Children’s Health and Maternal Work Activity: Estimates under Alternative Disability Definitions
Past empirical findings indicate that children’s health problems reduce married mothers’ employment but are inconclusive in the case of female heads. These studies use diverse disability definitions, samples, and specifications. This paper uses pooled SIPP panels to investigate the impact of alternative disability measures on maternal market work. Negative effects of several disability definitions on female heads’ and wives’ employment and hours at a point in time are found. In contrast, while female heads’ growth in work hours over time and probabilities of entering employment appear adversely affected by child disability, there is no evidence for analogous effects on wives.
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- Brent Kreider, 1999.
"Latent Work Disability and Reporting Bias,"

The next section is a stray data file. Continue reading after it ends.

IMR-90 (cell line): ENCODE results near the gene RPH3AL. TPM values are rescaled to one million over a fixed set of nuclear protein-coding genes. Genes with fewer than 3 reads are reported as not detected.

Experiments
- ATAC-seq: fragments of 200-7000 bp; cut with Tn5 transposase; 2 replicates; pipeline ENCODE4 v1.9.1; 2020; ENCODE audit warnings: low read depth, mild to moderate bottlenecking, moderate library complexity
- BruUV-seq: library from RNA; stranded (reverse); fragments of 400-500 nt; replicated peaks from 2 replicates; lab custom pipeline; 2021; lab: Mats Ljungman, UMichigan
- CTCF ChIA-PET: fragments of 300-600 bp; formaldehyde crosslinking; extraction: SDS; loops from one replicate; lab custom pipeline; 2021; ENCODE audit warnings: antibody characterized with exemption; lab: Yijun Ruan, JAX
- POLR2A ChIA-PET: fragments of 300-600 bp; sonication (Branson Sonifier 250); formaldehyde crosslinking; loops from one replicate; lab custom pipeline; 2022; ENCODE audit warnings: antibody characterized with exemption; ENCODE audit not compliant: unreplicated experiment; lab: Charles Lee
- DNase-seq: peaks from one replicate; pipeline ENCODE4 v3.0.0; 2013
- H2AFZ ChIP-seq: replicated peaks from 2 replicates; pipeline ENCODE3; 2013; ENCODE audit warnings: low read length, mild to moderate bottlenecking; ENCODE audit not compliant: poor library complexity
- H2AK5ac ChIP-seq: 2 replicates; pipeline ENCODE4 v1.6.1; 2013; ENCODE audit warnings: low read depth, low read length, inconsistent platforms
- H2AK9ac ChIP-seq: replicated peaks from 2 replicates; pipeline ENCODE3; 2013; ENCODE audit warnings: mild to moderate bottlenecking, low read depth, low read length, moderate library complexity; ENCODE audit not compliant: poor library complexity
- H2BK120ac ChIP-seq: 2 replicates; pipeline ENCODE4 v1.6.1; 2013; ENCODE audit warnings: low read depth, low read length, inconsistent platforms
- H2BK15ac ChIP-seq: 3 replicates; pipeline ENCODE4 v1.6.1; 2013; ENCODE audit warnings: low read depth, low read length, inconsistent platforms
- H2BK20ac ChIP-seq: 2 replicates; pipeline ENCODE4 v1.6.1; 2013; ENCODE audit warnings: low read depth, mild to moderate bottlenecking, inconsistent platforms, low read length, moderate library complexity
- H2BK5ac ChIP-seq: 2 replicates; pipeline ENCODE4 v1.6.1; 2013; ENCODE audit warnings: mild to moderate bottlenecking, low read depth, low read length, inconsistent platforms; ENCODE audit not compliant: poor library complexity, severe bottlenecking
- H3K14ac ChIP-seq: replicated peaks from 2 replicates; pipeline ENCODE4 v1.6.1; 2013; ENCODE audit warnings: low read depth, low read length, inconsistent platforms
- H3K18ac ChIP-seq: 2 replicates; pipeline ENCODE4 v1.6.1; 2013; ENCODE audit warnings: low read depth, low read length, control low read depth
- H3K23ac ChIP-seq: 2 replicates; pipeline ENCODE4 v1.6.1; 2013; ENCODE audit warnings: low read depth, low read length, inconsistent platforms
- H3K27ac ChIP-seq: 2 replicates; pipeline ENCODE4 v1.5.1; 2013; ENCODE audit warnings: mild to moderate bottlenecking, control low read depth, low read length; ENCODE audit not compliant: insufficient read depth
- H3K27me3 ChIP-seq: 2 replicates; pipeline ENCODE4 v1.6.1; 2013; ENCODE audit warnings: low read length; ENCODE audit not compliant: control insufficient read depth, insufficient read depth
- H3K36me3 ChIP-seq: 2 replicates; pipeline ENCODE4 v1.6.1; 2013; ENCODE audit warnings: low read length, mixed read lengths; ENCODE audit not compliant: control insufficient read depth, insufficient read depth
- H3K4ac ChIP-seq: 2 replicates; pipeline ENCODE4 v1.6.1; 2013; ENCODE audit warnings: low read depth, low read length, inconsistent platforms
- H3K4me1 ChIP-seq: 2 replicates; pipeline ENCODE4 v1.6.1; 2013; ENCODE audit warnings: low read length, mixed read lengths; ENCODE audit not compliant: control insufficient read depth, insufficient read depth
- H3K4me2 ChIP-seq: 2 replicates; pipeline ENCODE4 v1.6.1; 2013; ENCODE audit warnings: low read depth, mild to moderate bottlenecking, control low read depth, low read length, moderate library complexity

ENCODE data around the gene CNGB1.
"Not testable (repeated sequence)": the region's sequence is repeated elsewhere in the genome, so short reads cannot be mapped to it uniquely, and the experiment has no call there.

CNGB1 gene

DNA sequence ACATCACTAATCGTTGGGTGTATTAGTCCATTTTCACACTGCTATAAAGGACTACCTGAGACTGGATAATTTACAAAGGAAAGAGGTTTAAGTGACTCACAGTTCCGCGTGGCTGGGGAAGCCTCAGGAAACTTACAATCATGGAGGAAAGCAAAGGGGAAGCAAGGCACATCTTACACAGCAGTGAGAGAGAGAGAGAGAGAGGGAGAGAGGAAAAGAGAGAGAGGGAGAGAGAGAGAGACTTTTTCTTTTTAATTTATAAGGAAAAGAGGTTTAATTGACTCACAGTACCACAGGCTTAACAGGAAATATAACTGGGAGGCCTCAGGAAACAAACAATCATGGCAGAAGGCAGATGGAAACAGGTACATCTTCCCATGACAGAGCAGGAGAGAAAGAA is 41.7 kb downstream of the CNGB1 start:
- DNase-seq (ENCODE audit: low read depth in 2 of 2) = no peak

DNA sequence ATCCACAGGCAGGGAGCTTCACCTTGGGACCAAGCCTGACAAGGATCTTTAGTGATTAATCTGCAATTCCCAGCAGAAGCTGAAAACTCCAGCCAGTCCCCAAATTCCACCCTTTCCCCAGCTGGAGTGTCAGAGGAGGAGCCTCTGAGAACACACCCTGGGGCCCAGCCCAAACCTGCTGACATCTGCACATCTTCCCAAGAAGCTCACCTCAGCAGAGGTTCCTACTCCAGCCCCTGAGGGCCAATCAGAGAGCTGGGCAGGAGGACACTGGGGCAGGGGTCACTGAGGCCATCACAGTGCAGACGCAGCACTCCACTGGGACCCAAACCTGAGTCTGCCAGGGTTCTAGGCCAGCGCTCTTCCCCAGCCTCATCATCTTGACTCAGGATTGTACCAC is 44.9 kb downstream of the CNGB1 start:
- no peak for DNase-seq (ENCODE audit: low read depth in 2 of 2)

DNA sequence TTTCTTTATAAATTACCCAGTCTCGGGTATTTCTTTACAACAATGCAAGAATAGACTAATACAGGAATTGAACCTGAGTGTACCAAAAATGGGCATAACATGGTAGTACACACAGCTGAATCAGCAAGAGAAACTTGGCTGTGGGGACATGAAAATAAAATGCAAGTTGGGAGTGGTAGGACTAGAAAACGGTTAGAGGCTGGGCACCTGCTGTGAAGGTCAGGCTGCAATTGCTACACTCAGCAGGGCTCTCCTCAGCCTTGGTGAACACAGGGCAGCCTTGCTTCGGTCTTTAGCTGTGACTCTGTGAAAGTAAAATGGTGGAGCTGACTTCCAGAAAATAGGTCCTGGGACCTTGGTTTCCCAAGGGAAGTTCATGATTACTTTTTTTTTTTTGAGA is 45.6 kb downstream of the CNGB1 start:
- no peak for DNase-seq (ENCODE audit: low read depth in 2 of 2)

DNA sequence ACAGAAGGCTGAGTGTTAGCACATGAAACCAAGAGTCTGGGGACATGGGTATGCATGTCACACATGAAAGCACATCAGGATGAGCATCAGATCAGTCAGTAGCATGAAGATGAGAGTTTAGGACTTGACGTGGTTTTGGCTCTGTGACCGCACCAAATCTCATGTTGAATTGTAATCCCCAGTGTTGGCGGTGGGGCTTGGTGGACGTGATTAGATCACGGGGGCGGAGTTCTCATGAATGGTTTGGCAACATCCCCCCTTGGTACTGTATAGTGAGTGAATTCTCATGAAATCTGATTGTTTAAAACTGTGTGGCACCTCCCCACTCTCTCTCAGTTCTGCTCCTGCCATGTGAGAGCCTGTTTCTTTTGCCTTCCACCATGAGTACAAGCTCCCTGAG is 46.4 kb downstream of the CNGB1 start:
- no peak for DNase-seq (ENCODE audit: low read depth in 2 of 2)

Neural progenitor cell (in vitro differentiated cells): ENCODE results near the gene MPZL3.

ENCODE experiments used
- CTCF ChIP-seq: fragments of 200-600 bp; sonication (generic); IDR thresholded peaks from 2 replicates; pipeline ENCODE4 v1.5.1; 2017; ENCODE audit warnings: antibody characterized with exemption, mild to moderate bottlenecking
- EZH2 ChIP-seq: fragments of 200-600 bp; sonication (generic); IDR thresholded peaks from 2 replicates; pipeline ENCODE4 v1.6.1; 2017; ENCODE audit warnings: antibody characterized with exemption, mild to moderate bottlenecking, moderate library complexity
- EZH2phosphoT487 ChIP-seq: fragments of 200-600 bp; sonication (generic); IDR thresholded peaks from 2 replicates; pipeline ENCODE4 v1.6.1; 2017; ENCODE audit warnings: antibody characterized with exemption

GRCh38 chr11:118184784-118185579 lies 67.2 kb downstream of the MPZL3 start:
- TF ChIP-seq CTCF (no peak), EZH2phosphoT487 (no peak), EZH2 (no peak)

Journal of Human Resources,
University of Wisconsin Press, vol. 34(4), pages 734-769.
- Kreider, Brent, 1999. "Latent Work Disability and Reporting Bias," Staff General Research Papers Archive 5185, Iowa State University, Department of Economics.
- Rebecca M. Blank, 1989. "The Effect of Medical Need and Medicaid on AFDC Participation," Journal of Human Resources, University of Wisconsin Press, vol. 24(1), pages 54-87.
- Elizabeth T. Powers, 2001. "New Estimates of the Impact of Child Disability on Maternal Employment," American Economic Review, American Economic Association, vol. 91(2), pages 135-139, May.
- Jean Kimmel, 1997. "Reducing the Welfare Dependence of Unmarried Mothers: Health-Related Employment Barriers and Policy Responses," Eastern Economic Journal, Eastern Economic Association, vol. 23(2), pages 151-163, Spring. Full references (including those not matched with items on IDEAS)
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